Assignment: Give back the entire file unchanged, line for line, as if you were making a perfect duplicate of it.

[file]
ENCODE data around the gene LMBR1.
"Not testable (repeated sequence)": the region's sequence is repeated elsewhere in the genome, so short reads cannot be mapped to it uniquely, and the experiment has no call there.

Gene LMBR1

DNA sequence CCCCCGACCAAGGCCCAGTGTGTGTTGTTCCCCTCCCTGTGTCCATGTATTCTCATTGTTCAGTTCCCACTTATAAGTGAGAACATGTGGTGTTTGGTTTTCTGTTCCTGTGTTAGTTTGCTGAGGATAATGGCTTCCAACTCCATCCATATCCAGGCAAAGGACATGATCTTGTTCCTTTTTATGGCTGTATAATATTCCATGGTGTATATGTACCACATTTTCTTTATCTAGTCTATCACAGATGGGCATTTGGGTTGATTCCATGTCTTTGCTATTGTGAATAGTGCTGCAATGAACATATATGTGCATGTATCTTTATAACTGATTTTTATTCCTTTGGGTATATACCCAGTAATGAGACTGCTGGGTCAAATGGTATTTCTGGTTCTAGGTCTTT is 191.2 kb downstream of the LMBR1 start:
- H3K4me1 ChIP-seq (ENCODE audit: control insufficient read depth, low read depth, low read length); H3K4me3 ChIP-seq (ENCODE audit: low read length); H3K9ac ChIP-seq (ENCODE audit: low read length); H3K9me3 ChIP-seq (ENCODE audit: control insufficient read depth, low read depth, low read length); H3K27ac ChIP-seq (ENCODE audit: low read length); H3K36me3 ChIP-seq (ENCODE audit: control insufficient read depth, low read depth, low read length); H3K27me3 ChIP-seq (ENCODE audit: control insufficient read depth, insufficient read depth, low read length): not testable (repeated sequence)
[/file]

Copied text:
ENCODE data around the gene LMBR1.
"Not testable (repeated sequence)": the region's sequence is repeated elsewhere in the genome, so short reads cannot be mapped to it uniquely, and the experiment has no call there.

Gene LMBR1

DNA sequence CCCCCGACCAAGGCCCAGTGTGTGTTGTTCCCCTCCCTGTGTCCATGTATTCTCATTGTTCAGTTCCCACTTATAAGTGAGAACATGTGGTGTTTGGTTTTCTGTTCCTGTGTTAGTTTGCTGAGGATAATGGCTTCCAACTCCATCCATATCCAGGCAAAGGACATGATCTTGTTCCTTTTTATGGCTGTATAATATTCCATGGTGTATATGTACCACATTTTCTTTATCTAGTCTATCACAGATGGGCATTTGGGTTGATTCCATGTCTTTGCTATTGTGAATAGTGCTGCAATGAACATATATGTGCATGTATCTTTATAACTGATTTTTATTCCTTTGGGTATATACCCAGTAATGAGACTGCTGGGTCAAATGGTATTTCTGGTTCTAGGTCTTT is 191.2 kb downstream of the LMBR1 start:
- H3K4me1 ChIP-seq (ENCODE audit: control insufficient read depth, low read depth, low read length); H3K4me3 ChIP-seq (ENCODE audit: low read length); H3K9ac ChIP-seq (ENCODE audit: low read length); H3K9me3 ChIP-seq (ENCODE audit: control insufficient read depth, low read depth, low read length); H3K27ac ChIP-seq (ENCODE audit: low read length); H3K36me3 ChIP-seq (ENCODE audit: control insufficient read depth, low read depth, low read length); H3K27me3 ChIP-seq (ENCODE audit: control insufficient read depth, insufficient read depth, low read length): not testable (repeated sequence)